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Forum » Chew The Fat » When do you consider to be the retro cutoff year
blueluigi
This was a topic I've been thinking about just today, and I think this is interesting to discuss. But when would you consider to be the official year where something stops being retro.

I was thinking about this, because I noticed how most people on this site don't seem to think the 2000s are considered retro in any way. However, I was thinking about ten years ago, when I was on Retrojunk, how in 2007, most of us considered the 90s to be retro... and that was a decade before, with the official retro cutoff year being the year 2000. Now, it has been a decade since, and that same time period, where we considered the 90s retro, is now at the 2000s. So where do you think the retro cutoff date is now? Is it before 2000, the same way it was in 2007, or would the time period of what's considered retro evolve as time goes on.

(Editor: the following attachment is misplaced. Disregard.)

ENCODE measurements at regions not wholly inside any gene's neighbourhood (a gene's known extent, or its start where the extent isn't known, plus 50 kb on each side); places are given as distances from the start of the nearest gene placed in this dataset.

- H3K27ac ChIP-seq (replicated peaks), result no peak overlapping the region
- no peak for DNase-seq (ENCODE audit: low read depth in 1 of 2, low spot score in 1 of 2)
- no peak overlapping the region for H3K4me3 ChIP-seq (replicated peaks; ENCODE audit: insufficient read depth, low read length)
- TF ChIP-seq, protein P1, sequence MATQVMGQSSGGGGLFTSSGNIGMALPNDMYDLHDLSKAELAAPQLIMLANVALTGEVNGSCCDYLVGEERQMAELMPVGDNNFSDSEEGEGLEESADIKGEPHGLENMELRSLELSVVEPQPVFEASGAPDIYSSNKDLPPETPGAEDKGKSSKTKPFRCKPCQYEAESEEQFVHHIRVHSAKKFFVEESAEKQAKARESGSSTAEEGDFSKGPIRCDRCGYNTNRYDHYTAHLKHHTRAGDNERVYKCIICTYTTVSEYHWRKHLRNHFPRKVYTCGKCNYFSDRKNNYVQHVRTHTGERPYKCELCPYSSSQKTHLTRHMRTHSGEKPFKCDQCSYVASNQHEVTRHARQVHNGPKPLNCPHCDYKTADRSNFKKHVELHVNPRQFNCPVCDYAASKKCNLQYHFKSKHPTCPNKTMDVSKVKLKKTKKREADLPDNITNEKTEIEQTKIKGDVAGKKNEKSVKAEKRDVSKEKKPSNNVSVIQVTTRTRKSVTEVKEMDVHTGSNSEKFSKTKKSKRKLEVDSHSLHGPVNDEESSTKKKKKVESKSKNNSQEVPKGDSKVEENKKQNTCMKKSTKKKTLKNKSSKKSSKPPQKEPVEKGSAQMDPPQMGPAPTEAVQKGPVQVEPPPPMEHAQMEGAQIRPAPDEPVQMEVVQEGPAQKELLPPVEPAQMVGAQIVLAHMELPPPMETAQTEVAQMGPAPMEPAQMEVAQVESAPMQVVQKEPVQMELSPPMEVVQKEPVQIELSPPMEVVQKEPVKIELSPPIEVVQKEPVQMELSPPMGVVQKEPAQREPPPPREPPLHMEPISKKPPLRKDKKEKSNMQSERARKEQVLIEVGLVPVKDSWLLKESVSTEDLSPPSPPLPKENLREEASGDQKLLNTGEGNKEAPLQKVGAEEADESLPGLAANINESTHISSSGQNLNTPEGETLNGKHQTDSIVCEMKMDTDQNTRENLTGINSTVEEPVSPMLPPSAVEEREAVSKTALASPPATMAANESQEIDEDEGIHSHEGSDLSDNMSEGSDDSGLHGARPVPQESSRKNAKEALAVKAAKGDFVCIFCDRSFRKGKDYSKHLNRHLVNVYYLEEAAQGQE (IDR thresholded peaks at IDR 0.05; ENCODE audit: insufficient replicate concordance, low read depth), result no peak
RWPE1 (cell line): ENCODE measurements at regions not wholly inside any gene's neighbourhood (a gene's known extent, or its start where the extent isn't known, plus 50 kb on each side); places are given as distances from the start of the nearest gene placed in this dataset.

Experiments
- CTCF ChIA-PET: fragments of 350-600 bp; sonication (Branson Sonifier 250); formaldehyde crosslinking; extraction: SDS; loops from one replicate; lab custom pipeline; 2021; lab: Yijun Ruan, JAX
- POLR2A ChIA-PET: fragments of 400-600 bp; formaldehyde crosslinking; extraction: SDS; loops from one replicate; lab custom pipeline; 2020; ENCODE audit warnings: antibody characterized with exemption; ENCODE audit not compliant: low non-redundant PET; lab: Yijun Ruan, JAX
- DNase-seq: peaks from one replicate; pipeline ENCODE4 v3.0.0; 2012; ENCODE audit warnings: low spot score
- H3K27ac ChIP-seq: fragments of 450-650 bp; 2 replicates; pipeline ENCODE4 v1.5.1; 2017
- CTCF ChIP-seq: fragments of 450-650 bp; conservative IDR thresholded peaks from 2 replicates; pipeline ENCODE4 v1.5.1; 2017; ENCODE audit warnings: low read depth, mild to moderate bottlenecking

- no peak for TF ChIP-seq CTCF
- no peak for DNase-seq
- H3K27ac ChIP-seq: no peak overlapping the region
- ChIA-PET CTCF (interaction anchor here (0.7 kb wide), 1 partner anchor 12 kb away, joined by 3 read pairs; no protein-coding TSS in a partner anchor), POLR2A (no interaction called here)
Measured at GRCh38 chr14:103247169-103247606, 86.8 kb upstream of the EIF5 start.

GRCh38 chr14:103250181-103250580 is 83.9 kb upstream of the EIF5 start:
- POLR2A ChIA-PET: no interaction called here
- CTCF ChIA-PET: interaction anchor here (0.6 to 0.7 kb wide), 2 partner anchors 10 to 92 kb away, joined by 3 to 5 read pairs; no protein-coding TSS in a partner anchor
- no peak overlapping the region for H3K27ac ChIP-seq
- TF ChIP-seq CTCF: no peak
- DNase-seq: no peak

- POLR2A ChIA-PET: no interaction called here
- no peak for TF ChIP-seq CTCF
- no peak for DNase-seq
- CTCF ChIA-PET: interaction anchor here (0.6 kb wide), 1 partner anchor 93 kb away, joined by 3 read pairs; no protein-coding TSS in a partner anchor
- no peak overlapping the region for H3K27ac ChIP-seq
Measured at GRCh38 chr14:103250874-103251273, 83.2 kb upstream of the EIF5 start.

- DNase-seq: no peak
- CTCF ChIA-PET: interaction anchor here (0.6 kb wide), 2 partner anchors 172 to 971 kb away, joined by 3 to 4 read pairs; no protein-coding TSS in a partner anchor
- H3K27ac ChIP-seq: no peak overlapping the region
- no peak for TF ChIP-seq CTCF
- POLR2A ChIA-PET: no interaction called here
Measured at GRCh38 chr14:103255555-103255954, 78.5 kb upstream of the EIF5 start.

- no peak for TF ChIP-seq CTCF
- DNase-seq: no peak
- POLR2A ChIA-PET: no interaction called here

I'm curious what your thoughts are on this. Do you still consider the 2000s to be retro? If not, did you consider the 90s to be retro in 2007? How would the time period for what's considered retro be different now than 10 years ago?

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eddstarr
Personally I find the presence of the online world has changed the idea of "retro".

When everything you've ever seen or heard is available again via an online search, that absent feeling that leads to the whole retro idea isn't there anymore. That's why I used retro instead of old in a sentence sometimes.








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Superman
Funny you should mention this. Not too long ago, I noticed that Netflix had several shows that premiered between 2000 and 2010 listed under the category of "Retro TV." That surprised me a bit. I'm not sure where I would personally draw the line, but I could see the case being made that anything over 10 years ago (2007) could be considered retro.